Brigitte Baptiste – An LGBTQIA+ powerhouse in ecology
Brigitte Baptiste is one of the most well-known ecologists worldwide and the current Chancellor of Universidad EAN, one of Colombia’s top universities. But to what does she owe her success? To celebrate Pride Month, we spoke to Brigitte about her journey to academic renown, the best part of being an ecologist, and more.
After beginning her transition in the 1990’s, Brigitte Baptiste attributes her self-acceptance as a trans woman as the main reason behind her renown in the global ecological community. “Once I had built and shared my identity with the academic world and the public, I could not hide anymore,” explains Brigitte. “This resulted in better visibility for my ideas, naturally with positive and negative reactions, but always with my invitation to controversy, which is the best contribution to science.”
Across her career, Brigitte has undertaken several senior roles, including her 10 year stint as Director of the Alexander von Humboldt Institute where she championed sustainability and conservation.
However, she recalls her involvement with science communication and outreach specifically as the highlight of her career so far. Of course, her queer identity has impacted this as well, with her stating “I clearly identify my queerness as a condition that has prompted me to ask different questions and engage with many different people, including entrepreneurs, members of local and indigenous communities or, more recently, artists.”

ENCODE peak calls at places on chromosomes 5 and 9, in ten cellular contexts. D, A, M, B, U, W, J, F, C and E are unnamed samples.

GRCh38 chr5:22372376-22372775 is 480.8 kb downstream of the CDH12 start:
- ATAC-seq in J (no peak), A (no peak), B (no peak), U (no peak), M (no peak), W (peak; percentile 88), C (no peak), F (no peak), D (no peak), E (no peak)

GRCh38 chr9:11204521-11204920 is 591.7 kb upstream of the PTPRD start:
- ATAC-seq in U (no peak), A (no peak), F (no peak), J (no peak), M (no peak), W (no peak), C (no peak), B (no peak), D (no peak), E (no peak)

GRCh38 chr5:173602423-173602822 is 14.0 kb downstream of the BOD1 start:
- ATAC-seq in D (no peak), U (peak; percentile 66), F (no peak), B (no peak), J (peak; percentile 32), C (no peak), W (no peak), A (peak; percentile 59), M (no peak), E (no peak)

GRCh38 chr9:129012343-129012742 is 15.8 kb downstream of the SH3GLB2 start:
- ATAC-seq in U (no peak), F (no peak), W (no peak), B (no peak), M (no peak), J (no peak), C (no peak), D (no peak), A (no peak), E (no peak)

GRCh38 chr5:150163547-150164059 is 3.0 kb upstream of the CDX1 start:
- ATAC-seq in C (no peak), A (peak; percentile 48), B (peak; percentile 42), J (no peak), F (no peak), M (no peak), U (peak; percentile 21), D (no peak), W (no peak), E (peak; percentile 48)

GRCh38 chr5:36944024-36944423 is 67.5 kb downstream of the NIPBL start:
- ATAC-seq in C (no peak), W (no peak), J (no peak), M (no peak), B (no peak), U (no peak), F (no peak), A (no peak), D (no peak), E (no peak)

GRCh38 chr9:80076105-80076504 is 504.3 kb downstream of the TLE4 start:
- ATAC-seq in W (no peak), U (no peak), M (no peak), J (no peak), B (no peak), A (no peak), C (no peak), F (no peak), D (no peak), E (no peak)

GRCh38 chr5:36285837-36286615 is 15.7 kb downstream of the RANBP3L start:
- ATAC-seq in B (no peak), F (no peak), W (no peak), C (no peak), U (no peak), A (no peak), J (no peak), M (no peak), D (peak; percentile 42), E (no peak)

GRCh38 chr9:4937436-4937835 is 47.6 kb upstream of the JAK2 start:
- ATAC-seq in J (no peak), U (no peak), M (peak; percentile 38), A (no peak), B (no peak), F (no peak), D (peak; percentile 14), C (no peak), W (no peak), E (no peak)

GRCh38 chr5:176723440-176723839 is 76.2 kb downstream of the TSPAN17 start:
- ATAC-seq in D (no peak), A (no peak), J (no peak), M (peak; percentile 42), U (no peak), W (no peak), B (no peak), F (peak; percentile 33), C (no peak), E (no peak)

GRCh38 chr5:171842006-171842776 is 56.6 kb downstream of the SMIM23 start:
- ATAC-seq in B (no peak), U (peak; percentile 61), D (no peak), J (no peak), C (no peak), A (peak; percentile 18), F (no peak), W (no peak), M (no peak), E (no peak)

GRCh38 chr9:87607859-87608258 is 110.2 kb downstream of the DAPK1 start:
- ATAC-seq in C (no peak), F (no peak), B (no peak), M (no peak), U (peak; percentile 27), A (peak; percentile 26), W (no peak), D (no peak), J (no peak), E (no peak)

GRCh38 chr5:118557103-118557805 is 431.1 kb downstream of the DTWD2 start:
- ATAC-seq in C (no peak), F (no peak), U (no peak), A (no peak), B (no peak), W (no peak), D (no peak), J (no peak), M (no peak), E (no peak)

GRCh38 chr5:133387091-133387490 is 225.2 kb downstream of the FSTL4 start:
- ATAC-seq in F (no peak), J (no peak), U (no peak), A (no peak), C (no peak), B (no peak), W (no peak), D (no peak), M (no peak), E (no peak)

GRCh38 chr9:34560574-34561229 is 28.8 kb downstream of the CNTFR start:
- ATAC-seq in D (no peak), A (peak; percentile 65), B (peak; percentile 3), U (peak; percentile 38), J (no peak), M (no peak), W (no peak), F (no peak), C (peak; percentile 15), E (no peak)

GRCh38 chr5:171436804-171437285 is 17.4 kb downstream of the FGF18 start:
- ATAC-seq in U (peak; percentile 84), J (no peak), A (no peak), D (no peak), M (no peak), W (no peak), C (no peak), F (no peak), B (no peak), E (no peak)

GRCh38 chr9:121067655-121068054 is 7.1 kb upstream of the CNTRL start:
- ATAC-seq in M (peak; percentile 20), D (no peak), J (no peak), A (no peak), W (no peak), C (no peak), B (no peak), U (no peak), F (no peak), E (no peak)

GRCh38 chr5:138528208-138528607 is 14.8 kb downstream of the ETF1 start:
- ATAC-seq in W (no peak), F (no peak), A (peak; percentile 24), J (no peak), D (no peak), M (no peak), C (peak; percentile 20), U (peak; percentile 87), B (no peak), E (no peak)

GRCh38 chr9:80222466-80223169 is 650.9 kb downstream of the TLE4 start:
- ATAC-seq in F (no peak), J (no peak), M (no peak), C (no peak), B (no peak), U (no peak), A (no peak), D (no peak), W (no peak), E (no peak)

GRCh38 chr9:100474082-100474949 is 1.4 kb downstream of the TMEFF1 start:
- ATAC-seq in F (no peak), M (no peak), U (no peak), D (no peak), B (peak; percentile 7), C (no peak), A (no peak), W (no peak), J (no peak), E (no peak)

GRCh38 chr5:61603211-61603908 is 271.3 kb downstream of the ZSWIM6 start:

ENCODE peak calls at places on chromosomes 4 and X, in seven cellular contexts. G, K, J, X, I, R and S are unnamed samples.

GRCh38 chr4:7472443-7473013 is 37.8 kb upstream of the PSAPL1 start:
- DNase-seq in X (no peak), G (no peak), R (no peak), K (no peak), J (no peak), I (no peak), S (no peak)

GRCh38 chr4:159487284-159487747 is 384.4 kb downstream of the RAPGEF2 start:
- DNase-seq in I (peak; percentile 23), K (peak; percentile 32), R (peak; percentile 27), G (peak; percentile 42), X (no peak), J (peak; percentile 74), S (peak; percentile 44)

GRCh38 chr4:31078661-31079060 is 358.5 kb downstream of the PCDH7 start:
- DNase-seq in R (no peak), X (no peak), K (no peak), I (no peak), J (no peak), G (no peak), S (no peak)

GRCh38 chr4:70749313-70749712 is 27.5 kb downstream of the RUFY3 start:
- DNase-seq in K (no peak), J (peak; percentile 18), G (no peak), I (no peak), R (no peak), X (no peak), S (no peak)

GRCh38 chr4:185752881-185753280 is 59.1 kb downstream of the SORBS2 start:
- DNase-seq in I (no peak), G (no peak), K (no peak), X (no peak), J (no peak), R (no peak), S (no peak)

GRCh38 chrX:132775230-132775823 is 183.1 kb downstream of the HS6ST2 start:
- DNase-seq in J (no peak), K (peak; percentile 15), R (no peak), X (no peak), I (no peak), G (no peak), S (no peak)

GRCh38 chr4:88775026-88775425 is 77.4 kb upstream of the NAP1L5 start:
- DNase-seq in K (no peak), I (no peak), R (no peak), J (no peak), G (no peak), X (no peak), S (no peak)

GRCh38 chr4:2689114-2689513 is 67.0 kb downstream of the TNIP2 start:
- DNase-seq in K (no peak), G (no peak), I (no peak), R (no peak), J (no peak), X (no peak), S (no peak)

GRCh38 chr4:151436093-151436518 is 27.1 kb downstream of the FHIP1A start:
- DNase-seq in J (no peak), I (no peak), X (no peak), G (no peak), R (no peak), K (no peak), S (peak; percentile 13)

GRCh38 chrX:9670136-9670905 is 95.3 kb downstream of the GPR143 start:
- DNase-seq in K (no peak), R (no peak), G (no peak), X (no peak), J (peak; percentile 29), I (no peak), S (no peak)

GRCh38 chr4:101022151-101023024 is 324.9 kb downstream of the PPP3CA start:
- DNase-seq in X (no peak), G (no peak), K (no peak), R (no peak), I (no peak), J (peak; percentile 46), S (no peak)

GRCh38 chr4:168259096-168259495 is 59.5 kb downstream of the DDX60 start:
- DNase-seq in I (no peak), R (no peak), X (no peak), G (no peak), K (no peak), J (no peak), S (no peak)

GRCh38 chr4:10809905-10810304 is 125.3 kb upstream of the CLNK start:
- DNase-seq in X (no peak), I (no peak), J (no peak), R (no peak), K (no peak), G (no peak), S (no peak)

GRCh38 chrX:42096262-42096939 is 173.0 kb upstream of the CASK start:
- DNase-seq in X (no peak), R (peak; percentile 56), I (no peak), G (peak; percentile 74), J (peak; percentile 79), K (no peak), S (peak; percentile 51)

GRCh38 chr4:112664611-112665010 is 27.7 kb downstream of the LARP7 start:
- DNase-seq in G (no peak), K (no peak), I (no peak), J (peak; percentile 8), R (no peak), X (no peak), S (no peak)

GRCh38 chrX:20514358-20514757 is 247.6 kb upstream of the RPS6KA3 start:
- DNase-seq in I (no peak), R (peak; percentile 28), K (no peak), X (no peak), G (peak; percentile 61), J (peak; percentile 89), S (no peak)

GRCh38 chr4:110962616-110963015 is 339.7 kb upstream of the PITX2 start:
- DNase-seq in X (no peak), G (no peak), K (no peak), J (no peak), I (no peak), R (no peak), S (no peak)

“Queer identities in nature are disregarded as anomalies or less important phenomena
2022’s Hay Festival saw Brigitte in conversation with Ruven Afanador and Ana Gonzalez Rojas, both Colombian artists, about their latest exhibition surrounding the unique beauty of 26 indigenous communities living throughout Colombia.
Brigitte’s passion for written communication shines through in her eloquent explanation of queer ecology, a term first popularised by Canadian scholar, Catriona Sandilands. “Queer ecology is a critique of our potentially biased interpretation of ecological facts due to sexuality and gender related prejudice.
“Many evolutionary dynamics behind ecological processes are difficult to grasp because they are viewed within the margins of a sexist and heteronormative society,” As a result, examples of queer identities occurring in nature are usually disregarded as anomalies or less important phenomena.”
Brigitte Baptiste is also a prolific public speaker, in fact, she was a keynote speaker at the BES ‘Festival of Ecology’ in 2020, where she discussed humanity’s idea of nature and how it intersects with the concept of gender.
Her 2018 TEDx talk saw her use the Quindío wax palm, Colombia’s national tree, as an example of a organism known to switch it’s gender from male to female across its lifetime. This is just one example of many species where queer identities thrive. Although the talk is sprinkled with jokes, making the audience erupt with laughter, Brigitte ultimately brings home a crucial message – “It’s time to re-join sexual and gender identity in our visions of the environment, as there’s nothing more queer than nature.”
Here at the BES, we support queer ecologists through the ALDER (Advancing LGBTQIA+ Diversity, Equality & Representation) Network.
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